River keepers can’t stop the water companies pumping so what can they do to minimise the effects? As it happens, quite a lot though when you have each got over 9,000 yards of river and stream to look after quite a lot of time is simply spent on maintenance, for instance it takes John over a day every week just to cut the grass on the Wilderness. Weed cutting is another task that has to be undertaken week in week out with the ribbon weed in particular needing constant trimming. That means getting in the river and wielding a scythe. In fact most of what needs to be done has to be achieved with hand tools, the machinery simply doesn’t exist. Hand tools and elbow grease. I watched while the pair demonstrated how they build deflectors. Four chestnut posts driven into the stream bed with a post driver (and the biggest mallet in the world) support two hazel faggots that are wired in place. Everything has to be as firm as possible or the deflector won’t do its job and the first flood will rip it out. The only machine in evidence was the chainsaw they used to trim the posts. They use these deflectors to channel the water, thereby protecting the bank, increasing the flow and even allowing them to extend the banks, which helps make the most of the water they have got. Gary and John use a similar system when remodelling the carriers using dozens of faggots, sculpting the water courses and back filling with chalk.

They do have a digger and Gary showed me various carriers on the Park fishery where he has used this to grade the bank closer to the water level. At some point in the past the river was dredged and the gravel heaped on the banks. This meant increased depth of the water column, slowing the flow, and higher banks making fishing more difficult, neither desirable. This work takes a long time but it is surprising how soon after using these techniques that the river and carriers look natural again, helped considerably by sowing seeds of waterside plants. They also use the digger to gently rake the gravel in certain stretches to remove the silt and make weed growth viable again. Weed, the right sort of weed, is a key issue. Weed bulks out the water, increasing flow, oxygenates and provides home for all those invertebrates the trout like to eat. Again, this is another laborious task involving nothing more than a garden fork and physical effort but the results are immediate, algae allowing, and the weed grows away quickly. Ranunculus is the main species.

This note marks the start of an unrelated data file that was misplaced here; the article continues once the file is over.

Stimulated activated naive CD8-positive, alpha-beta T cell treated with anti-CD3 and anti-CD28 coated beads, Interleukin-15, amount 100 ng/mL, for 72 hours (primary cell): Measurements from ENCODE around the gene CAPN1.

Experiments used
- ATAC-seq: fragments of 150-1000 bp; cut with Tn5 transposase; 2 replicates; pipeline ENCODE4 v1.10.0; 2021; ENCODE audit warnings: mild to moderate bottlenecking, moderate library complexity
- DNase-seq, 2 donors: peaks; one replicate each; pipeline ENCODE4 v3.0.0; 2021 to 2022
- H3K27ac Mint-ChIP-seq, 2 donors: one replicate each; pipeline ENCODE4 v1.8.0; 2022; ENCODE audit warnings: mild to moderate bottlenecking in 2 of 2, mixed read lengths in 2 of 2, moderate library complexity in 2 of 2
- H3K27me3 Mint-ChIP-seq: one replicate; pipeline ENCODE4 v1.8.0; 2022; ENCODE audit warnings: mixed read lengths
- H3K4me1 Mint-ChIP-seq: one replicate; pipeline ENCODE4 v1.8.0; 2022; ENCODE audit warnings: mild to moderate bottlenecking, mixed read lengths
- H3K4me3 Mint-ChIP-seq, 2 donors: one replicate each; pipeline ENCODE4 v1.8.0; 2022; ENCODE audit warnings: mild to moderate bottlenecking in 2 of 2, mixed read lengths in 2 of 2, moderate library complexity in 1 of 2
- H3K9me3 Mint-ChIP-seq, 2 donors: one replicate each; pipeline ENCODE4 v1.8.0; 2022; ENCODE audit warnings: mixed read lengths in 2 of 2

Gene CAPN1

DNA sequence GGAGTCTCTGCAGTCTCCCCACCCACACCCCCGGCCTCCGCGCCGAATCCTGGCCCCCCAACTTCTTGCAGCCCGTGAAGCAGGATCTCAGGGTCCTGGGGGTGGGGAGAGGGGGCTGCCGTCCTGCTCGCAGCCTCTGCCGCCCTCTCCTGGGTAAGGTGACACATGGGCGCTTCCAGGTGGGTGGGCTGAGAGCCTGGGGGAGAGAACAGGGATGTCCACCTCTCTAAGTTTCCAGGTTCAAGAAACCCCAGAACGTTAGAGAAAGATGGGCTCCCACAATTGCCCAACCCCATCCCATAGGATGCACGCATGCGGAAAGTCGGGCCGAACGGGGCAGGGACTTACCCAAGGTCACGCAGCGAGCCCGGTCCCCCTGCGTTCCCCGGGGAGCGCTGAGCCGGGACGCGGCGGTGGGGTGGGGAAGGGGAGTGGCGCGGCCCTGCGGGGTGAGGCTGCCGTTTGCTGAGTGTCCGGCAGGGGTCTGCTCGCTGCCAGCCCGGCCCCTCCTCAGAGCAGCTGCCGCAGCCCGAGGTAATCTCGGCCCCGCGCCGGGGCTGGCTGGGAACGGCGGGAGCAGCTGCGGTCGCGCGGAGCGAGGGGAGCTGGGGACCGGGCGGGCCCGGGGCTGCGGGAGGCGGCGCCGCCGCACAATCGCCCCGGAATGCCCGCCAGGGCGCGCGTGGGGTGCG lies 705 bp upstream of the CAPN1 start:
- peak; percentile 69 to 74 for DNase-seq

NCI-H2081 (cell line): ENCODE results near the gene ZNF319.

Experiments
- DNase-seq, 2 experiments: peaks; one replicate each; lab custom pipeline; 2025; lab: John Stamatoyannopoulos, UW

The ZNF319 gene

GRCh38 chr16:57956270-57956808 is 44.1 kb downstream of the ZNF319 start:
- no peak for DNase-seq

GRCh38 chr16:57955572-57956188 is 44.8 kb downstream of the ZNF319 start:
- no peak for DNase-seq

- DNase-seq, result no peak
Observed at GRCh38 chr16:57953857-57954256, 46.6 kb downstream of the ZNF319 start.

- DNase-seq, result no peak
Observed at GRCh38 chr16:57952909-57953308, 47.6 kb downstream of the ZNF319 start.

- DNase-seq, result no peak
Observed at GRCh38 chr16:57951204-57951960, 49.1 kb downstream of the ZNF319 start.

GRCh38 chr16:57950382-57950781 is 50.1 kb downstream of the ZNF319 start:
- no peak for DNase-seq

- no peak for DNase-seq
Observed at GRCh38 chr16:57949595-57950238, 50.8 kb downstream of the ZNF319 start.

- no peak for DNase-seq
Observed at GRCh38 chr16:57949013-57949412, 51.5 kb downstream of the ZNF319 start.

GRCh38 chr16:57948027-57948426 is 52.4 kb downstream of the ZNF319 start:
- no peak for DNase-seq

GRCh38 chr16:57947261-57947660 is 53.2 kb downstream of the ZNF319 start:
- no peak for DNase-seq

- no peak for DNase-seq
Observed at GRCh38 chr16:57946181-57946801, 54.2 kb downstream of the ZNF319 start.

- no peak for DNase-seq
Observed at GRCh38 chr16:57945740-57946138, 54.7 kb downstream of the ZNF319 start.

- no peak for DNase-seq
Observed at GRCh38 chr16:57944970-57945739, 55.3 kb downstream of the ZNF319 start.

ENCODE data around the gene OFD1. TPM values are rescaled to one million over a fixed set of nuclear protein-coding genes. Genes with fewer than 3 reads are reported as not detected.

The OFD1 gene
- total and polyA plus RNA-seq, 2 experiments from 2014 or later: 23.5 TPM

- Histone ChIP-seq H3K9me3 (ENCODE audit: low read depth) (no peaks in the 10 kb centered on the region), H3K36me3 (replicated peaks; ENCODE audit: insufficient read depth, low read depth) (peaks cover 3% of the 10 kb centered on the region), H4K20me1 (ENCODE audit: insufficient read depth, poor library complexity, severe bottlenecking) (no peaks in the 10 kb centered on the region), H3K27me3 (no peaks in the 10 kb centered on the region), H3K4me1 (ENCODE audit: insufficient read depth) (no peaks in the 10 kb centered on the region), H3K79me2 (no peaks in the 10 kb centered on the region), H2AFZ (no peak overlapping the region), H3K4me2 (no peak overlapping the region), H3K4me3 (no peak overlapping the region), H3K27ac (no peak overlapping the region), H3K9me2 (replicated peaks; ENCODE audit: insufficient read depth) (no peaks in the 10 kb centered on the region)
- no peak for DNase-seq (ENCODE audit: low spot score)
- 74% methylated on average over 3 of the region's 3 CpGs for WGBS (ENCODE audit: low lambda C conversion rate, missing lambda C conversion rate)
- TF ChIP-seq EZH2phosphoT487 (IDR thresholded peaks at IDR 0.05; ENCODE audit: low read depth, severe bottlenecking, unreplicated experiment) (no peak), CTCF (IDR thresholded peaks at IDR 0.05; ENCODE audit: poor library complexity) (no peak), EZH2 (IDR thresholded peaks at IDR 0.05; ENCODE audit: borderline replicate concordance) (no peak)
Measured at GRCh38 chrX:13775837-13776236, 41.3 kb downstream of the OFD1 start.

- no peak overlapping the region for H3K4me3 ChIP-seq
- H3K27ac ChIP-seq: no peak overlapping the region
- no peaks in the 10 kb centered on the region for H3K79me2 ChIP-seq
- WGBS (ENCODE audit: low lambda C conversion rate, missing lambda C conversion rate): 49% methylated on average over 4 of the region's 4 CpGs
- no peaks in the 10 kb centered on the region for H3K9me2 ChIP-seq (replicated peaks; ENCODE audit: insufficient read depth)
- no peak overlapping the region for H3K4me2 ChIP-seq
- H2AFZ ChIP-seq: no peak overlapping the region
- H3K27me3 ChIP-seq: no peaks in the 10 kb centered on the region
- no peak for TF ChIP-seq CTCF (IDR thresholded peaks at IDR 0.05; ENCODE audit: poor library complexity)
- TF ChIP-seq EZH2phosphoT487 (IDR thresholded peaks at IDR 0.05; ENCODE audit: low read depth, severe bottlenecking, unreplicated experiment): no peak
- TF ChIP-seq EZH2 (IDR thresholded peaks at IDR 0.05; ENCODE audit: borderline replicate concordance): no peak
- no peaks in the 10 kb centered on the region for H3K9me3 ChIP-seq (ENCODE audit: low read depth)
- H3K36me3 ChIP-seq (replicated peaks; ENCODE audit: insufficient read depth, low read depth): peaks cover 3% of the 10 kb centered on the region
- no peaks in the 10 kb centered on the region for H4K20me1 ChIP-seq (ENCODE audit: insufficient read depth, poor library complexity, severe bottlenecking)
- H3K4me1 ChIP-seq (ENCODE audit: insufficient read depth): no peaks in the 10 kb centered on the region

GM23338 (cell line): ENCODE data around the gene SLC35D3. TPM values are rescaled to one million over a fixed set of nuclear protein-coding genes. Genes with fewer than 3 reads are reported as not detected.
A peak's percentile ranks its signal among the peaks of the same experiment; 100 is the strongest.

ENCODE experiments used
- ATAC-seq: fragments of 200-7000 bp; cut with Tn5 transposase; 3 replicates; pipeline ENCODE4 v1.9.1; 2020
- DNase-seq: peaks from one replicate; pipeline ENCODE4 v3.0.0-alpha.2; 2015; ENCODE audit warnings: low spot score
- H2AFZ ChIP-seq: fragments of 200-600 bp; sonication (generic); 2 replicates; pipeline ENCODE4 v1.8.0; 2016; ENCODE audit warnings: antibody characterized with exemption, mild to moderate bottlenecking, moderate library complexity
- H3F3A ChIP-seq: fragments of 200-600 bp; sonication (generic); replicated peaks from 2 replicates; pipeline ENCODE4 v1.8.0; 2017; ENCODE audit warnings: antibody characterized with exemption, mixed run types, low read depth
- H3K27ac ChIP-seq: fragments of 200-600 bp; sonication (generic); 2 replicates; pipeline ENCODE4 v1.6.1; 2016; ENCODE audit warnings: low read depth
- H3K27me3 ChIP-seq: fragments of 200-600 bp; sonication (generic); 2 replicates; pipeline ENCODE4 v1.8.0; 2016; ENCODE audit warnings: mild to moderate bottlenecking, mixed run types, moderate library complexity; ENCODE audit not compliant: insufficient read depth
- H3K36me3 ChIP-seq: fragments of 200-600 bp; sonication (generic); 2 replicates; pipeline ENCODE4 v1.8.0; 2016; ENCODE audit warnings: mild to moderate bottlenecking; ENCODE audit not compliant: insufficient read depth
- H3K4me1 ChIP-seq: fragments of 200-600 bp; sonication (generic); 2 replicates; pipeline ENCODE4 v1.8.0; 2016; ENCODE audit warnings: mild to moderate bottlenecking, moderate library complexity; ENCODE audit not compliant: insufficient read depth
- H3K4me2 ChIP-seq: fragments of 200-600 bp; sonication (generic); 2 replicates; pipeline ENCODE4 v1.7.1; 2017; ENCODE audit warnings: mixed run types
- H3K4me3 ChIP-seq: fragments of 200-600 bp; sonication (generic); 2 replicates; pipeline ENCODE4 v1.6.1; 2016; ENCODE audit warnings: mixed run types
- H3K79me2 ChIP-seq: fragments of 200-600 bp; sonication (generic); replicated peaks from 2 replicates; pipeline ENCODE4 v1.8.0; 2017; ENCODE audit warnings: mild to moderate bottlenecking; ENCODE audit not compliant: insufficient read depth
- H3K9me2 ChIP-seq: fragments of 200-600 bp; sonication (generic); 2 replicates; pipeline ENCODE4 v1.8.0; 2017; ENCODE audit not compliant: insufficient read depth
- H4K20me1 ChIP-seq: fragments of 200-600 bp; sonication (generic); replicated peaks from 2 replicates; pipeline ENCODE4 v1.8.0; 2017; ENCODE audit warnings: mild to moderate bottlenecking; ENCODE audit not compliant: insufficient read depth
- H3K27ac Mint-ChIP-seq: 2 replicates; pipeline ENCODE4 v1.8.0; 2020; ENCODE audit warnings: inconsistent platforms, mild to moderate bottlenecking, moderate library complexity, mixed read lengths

I don’t want to give the impression that either of these two fisheries are over manicured, it is called the Wilderness for a reason and the Park is called the Park simply because it was part of the grounds of Benham Valence House. In fact part of the charm of both stretches is the variety of the fishing, from the wide main river to some of the carriers where the fishing is more like jungle warfare. Both John and Gary are quite content to leave the odd fallen tree and tangle of shrubs and away from the fishable parts are reed beds and happily neglected habitats.

A problem peculiar to the Kennet is the interaction with the Kennet and Avon Canal – the river actually flows through the canal in a couple of places. Inevitably this sometimes adversely affects water flow and quality but there is not much to be done about that without major engineering works being instigated.

It is not just water quantity and quality that is the issue. Cormorants are a constant problem. They have a licence to control them but not in sufficient numbers to make much difference. Otters are back and must have some impact on fish stocks but as they also help with the mink and eat large quantities of American signal crayfish both keepers welcome them. The signal crayfish really are a problem. When Gary first arrived there weren’t any, now the keepers trap and remove tens of thousands every year. Like so many introductions this species is not beneficial, to put it mildly: they decimate the insect population, outcompete our native crayfish and undermine the banks making them more liable to collapse. Terrific. Trapping them helps to control the population but the only other thing the keepers can do to reduce their effect is use fly boards. This keeps the invertebrate eggs and young nymphs and larvae off the bottom and away from the greedy crayfish and has the benefit of making it easy to boost the insect populations in any stretches where there is a scarcity.

Usually these are the two questions you ask a river keeper: “How’s it fishing?” and “What are they taking?”. Not much of a conversation really. Never forget that such is the fragility of a chalk stream that without the keeper’s constant care and dedication we wouldn’t have the trout to fish for and the trout wouldn’t have the food to grow. I have witnessed the tragedy of the uncared-for river.

They said bring a rod. It would have been rude not to. Anyway I needed fish and fishing pictures – obviously. Part of my duty as a journalist, wouldn’t you say. The Kennet never has quite the crystalline clarity of, say, the Itchen, but I think it can’t be beaten in quantity and quality of fly life and the fitness of the fish. I had a wonderful afternoon, thanks to the river keepers. I pray that there is another generation ready to take over whenever Gary and John decide to hang up the waders.